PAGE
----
if you still have suppliers to source for your wedding, don’t delay. It might seem like there’s plenty of time for researching and booking your faves, but your preferred date might already be booked by other couples who have had to postpone their wedding from this year. As soon as you’ve found the supplier you love, try to book them straight away. They may take a little longer than usual to get back to you so don’t worry if you don’t hear back from them straight away. They will likely be focusing on their couples who are due to get married in the next few months but they still want to hear from you. Most suppliers will be taking bookings for next year, and some for 2022 so don’t be afraid to ask about their booking process, timelines and payment deadlines.
Save the Dates/Invites
Guests will want to know what is happening with your wedding and that can cause added stress in itself. Being able to communicate quickly with everyone is preferable to having to drip-feed the same information over and over via the phone, adding extra stress to you and them. I would advise having an updated list of contact information for all your guests, including their email addresses. Sending a mass email to everyone letting them know the situation, and if you are having to postpone or can continue with the date as planned is a way that everyone will get the same information and will avoid Chinese whispers. Reassure them that the health and safety of everyone is paramount. Your stationer may be able to create something bespoke for you to send to your guests digitally, notifying them of the change – most designers are offering this as a complimentary service during this situation.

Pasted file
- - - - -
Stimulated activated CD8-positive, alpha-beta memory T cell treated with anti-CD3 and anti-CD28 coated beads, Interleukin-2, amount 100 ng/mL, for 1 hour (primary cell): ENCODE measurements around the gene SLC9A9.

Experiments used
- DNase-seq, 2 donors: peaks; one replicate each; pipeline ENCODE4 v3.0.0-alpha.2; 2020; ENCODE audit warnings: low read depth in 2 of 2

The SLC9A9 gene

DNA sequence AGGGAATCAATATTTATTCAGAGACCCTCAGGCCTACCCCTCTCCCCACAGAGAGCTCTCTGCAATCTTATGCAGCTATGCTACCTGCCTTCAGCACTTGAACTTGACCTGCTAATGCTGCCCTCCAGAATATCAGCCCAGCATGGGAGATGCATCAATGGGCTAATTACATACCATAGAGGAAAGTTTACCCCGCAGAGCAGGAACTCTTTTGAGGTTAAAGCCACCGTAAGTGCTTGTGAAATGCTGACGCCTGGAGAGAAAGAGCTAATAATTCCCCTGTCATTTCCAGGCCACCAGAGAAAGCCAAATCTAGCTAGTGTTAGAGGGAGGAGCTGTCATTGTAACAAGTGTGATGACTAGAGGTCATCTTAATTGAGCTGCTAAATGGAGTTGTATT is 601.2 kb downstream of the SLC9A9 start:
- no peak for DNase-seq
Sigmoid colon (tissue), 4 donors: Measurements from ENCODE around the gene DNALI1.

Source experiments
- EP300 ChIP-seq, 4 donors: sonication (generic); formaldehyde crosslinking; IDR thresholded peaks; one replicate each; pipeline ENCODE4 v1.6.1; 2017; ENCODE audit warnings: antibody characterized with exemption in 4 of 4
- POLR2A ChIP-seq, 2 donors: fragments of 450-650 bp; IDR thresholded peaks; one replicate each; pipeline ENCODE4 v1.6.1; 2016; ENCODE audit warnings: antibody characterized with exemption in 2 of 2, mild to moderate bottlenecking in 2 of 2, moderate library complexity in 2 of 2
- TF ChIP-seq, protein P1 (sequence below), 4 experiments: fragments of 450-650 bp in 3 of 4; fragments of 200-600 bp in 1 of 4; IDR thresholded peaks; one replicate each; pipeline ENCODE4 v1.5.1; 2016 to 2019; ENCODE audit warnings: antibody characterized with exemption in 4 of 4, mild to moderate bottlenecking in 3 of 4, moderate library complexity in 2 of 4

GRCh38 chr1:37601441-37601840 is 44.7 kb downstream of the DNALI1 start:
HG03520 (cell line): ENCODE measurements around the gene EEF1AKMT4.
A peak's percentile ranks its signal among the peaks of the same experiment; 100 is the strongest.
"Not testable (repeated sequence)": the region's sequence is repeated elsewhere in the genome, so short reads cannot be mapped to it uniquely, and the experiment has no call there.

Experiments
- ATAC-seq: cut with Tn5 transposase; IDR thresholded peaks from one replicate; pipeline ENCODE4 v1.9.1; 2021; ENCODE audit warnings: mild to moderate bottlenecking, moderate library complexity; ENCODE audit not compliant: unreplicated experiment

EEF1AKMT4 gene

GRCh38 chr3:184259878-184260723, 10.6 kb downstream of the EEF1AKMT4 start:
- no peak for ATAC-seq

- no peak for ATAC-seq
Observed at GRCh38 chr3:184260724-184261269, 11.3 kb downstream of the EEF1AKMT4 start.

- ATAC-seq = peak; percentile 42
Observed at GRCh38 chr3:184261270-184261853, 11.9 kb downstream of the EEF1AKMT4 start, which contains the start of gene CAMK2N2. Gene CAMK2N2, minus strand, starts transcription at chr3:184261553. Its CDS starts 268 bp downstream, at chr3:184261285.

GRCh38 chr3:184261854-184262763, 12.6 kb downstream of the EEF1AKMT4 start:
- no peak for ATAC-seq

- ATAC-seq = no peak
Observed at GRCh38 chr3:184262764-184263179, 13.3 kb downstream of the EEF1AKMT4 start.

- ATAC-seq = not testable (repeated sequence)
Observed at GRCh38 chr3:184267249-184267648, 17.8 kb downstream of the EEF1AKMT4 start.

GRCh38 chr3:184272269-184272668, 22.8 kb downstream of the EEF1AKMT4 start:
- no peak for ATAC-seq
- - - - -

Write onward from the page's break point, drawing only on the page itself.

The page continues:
As we’re in lockdown it’s not possible to have face to face meetings with suppliers or undertake venue visits. Instead, communicate using the phone, Skype, Zoom. Suppliers will be more than happy to accommodate this request, just bear in mind the internet is a little overloaded right now with everyone working from home and home-schooling.
Some venues are offering virtual tours of their properties which is an alternative way for you to see the venue and spaces during this time. Once lockdown is over, venues and suppliers may offer face to face meetings with social distancing measures in place, so make sure to ask ahead of what these will be to keep you and them as safe as possible. Some guests will naturally be concerned about social distancing measures and social gatherings, so include all this information on your wedding website (if you have one). If you don’t have a wedding website, now’s a great time to set one up – WithJoy, Appycouple, Gettingmarried and Minted offer good solutions. You could also create a private Facebook or WhatsApp group to keep your guests updated.
The second part of the blog post will talk about things you can do while you’re planning your wedding during this time.